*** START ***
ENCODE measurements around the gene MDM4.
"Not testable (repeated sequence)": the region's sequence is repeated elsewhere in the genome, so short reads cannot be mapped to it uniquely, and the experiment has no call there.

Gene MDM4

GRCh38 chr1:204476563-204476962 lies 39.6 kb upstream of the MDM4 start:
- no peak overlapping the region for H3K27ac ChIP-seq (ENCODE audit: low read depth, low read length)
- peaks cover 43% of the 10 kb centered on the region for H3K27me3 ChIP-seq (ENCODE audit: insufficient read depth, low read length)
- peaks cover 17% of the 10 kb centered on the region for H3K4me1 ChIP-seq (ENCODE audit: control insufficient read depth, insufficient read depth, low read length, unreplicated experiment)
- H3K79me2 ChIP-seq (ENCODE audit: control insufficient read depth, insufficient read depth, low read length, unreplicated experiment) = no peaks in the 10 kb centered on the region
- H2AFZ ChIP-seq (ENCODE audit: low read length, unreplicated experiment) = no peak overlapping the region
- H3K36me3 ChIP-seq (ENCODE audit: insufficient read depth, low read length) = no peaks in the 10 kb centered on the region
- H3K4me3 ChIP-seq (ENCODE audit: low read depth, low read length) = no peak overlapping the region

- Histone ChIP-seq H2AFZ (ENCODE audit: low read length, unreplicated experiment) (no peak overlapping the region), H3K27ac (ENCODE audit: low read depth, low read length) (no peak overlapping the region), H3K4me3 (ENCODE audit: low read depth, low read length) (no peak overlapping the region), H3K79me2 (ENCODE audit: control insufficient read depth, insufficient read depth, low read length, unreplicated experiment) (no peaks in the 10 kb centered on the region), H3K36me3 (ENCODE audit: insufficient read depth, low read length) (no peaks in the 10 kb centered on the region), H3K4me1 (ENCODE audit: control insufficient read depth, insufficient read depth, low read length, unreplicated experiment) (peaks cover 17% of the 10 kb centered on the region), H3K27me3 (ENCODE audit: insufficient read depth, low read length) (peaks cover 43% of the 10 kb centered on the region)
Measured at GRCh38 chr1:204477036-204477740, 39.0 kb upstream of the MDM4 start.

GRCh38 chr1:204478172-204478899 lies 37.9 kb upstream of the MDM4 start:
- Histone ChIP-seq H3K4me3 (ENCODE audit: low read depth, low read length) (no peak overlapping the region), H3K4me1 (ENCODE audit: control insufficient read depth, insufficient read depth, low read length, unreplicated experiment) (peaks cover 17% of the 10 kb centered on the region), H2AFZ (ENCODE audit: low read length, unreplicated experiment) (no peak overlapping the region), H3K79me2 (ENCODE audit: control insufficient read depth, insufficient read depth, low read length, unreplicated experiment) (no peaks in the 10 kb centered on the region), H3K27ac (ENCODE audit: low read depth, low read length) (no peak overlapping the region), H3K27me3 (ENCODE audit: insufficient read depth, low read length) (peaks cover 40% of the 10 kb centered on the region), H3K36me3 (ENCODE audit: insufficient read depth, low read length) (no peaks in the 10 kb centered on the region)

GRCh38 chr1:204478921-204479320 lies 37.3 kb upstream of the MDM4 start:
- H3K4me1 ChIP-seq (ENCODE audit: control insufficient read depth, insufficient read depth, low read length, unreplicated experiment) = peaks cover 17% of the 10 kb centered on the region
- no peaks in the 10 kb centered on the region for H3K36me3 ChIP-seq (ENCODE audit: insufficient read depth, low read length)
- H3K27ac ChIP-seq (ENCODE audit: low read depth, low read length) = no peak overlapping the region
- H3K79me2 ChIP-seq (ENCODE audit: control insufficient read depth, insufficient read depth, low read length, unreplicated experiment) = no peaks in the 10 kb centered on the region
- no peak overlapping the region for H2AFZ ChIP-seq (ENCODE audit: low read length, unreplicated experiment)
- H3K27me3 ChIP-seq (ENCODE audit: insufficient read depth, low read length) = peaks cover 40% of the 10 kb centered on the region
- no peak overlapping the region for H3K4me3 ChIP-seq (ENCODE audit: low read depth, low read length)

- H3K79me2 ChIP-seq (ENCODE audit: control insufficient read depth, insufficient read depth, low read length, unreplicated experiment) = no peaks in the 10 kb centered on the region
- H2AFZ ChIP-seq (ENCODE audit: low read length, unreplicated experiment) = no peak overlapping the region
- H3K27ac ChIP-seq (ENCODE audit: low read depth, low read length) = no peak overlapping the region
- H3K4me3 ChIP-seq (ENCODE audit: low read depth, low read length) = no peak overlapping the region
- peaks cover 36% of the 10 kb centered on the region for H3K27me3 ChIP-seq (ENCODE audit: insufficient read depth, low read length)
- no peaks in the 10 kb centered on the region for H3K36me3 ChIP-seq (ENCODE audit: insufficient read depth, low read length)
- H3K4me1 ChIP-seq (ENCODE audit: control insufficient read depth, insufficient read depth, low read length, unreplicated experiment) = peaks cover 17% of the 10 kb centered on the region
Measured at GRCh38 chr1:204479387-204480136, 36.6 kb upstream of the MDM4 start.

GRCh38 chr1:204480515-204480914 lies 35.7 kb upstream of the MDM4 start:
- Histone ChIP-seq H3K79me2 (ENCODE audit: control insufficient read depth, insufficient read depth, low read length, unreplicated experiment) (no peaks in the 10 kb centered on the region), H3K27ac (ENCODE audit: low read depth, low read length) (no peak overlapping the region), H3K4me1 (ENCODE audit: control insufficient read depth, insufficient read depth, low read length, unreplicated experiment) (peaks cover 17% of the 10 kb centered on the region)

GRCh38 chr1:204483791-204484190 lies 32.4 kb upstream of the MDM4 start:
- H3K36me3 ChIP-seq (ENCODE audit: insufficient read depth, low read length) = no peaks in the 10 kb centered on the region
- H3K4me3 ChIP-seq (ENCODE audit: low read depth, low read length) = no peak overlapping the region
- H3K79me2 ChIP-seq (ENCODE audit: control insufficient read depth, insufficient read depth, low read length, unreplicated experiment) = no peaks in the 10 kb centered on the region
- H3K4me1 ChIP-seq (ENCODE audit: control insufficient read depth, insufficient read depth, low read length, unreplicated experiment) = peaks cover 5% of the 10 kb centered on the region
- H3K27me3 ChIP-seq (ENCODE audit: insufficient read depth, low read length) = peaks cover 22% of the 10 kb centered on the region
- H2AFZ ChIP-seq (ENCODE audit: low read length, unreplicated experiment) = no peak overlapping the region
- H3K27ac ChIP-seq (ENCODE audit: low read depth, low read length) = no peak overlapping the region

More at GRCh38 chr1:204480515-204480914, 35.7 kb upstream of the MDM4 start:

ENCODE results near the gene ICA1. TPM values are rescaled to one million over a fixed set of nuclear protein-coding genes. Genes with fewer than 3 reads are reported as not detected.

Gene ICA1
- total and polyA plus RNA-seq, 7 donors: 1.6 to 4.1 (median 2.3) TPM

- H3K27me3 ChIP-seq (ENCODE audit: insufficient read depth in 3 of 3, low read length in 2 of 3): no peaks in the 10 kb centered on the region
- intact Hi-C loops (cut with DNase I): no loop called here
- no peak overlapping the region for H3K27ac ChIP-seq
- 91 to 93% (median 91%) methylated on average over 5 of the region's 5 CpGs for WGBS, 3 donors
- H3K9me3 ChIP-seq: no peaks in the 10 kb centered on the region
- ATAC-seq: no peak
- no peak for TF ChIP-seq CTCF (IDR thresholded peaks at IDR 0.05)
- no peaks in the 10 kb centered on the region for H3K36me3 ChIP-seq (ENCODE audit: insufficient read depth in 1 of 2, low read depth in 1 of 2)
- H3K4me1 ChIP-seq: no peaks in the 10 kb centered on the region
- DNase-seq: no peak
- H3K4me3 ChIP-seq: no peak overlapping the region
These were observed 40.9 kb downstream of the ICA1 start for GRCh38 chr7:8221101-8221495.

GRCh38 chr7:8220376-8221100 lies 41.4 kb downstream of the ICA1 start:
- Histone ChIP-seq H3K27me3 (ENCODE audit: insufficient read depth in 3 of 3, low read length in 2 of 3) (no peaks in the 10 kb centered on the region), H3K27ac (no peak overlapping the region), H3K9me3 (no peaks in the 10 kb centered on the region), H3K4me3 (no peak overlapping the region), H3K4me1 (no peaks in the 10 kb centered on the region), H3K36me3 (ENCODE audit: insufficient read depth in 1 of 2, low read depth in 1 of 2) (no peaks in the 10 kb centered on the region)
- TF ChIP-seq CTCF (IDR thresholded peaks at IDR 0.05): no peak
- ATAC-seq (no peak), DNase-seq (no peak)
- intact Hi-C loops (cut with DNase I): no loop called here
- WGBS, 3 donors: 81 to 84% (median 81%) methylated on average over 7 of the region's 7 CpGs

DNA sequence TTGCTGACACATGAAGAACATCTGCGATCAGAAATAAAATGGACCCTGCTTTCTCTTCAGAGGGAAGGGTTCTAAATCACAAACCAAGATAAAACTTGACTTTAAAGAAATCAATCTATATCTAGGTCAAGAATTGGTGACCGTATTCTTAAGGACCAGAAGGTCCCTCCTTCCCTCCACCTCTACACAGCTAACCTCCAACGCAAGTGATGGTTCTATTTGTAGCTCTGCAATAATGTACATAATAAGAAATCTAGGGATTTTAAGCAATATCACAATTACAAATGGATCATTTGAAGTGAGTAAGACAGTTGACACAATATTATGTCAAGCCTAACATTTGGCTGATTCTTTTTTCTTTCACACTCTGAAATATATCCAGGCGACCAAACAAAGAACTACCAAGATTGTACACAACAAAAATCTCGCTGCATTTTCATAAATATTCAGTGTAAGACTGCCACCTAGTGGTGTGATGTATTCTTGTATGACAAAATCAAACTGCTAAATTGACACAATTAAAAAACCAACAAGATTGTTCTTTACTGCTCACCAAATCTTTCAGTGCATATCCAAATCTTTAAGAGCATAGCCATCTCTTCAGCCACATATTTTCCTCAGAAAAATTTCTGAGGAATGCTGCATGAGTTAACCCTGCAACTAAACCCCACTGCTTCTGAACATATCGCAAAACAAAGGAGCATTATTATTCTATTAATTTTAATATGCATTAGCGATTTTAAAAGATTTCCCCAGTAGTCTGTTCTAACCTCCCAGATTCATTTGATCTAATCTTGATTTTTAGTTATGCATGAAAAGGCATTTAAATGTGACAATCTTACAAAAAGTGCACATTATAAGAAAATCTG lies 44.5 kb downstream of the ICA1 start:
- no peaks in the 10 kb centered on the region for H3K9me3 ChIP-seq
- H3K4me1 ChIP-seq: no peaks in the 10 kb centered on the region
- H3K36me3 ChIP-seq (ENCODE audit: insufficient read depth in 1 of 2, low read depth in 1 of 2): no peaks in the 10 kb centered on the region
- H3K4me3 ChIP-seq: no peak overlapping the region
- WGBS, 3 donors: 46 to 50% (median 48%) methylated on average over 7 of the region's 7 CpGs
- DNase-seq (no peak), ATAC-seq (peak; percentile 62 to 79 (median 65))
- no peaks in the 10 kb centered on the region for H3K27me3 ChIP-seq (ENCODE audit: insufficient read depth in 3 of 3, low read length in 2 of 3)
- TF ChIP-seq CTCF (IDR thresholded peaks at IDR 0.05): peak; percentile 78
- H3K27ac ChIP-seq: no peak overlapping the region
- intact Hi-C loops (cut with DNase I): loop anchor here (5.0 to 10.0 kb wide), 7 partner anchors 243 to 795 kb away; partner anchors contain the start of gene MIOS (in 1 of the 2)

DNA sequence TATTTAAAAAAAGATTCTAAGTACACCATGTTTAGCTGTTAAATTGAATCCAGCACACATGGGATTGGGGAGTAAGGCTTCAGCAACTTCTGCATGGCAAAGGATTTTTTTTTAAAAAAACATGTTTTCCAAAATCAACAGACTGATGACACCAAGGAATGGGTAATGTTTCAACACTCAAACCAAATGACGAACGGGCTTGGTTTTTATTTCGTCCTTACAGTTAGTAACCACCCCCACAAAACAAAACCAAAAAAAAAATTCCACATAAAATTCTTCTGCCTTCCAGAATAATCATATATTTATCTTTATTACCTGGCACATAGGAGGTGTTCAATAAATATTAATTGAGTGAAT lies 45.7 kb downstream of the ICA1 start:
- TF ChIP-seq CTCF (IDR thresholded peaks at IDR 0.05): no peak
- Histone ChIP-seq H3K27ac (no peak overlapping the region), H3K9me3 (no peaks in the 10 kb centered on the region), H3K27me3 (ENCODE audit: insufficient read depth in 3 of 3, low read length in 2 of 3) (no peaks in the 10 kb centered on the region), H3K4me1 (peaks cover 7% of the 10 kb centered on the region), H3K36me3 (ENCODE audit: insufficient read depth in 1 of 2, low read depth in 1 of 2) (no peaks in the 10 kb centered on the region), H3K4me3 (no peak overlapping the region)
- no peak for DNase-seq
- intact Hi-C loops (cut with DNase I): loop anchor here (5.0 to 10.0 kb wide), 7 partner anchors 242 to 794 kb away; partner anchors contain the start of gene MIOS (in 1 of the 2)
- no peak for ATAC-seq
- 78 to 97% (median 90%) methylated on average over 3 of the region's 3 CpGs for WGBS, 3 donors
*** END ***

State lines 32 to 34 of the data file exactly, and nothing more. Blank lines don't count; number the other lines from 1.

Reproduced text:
GRCh38 chr1:204480515-204480914 lies 35.7 kb upstream of the MDM4 start:
- Histone ChIP-seq H3K79me2 (ENCODE audit: control insufficient read depth, insufficient read depth, low read length, unreplicated experiment) (no peaks in the 10 kb centered on the region), H3K27ac (ENCODE audit: low read depth, low read length) (no peak overlapping the region), H3K4me1 (ENCODE audit: control insufficient read depth, insufficient read depth, low read length, unreplicated experiment) (peaks cover 17% of the 10 kb centered on the region)

GRCh38 chr1:204483791-204484190 lies 32.4 kb upstream of the MDM4 start: